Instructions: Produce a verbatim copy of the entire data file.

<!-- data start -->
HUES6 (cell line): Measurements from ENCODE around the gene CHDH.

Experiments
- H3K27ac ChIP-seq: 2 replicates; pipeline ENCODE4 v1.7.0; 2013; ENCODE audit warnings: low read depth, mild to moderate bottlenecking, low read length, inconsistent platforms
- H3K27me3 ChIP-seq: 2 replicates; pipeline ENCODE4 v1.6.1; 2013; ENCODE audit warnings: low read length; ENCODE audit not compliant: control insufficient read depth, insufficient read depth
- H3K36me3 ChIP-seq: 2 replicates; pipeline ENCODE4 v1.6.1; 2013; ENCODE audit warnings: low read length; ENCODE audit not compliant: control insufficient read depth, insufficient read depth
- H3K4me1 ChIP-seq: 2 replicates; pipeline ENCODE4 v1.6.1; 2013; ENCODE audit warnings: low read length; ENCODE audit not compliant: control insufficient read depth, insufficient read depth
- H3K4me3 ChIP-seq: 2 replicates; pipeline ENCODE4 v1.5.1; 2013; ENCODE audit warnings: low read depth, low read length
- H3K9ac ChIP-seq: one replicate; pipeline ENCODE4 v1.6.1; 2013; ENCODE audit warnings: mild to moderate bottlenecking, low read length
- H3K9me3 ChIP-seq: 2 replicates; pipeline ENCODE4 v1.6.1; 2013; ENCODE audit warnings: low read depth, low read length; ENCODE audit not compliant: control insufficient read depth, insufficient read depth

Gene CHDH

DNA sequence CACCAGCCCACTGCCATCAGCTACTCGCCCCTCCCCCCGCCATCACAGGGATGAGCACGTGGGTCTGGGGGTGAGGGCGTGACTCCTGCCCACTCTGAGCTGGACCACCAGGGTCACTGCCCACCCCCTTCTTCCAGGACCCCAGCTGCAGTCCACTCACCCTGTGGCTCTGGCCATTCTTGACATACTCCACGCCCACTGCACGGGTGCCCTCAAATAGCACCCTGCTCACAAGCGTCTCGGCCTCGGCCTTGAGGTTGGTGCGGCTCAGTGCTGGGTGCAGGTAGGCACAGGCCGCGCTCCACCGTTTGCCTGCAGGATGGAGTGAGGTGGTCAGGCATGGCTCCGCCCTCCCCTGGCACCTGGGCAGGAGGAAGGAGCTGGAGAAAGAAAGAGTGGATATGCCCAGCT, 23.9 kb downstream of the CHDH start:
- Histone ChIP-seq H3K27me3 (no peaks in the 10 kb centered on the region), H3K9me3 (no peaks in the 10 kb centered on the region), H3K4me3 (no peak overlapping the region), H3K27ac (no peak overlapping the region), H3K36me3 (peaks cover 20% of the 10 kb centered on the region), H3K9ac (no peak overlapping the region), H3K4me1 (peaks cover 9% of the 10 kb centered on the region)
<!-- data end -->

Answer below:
HUES6 (cell line): Measurements from ENCODE around the gene CHDH.

Experiments
- H3K27ac ChIP-seq: 2 replicates; pipeline ENCODE4 v1.7.0; 2013; ENCODE audit warnings: low read depth, mild to moderate bottlenecking, low read length, inconsistent platforms
- H3K27me3 ChIP-seq: 2 replicates; pipeline ENCODE4 v1.6.1; 2013; ENCODE audit warnings: low read length; ENCODE audit not compliant: control insufficient read depth, insufficient read depth
- H3K36me3 ChIP-seq: 2 replicates; pipeline ENCODE4 v1.6.1; 2013; ENCODE audit warnings: low read length; ENCODE audit not compliant: control insufficient read depth, insufficient read depth
- H3K4me1 ChIP-seq: 2 replicates; pipeline ENCODE4 v1.6.1; 2013; ENCODE audit warnings: low read length; ENCODE audit not compliant: control insufficient read depth, insufficient read depth
- H3K4me3 ChIP-seq: 2 replicates; pipeline ENCODE4 v1.5.1; 2013; ENCODE audit warnings: low read depth, low read length
- H3K9ac ChIP-seq: one replicate; pipeline ENCODE4 v1.6.1; 2013; ENCODE audit warnings: mild to moderate bottlenecking, low read length
- H3K9me3 ChIP-seq: 2 replicates; pipeline ENCODE4 v1.6.1; 2013; ENCODE audit warnings: low read depth, low read length; ENCODE audit not compliant: control insufficient read depth, insufficient read depth

Gene CHDH

DNA sequence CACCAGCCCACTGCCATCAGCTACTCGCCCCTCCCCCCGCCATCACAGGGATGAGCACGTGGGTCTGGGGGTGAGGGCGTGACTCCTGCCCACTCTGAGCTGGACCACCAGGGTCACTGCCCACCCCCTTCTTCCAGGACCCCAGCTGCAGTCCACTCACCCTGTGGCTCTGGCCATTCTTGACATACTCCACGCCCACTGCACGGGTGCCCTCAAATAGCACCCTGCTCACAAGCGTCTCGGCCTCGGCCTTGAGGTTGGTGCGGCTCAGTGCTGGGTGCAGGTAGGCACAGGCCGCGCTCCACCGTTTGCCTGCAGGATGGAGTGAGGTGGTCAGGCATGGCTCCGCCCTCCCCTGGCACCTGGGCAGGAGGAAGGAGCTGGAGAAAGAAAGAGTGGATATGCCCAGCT, 23.9 kb downstream of the CHDH start:
- Histone ChIP-seq H3K27me3 (no peaks in the 10 kb centered on the region), H3K9me3 (no peaks in the 10 kb centered on the region), H3K4me3 (no peak overlapping the region), H3K27ac (no peak overlapping the region), H3K36me3 (peaks cover 20% of the 10 kb centered on the region), H3K9ac (no peak overlapping the region), H3K4me1 (peaks cover 9% of the 10 kb centered on the region)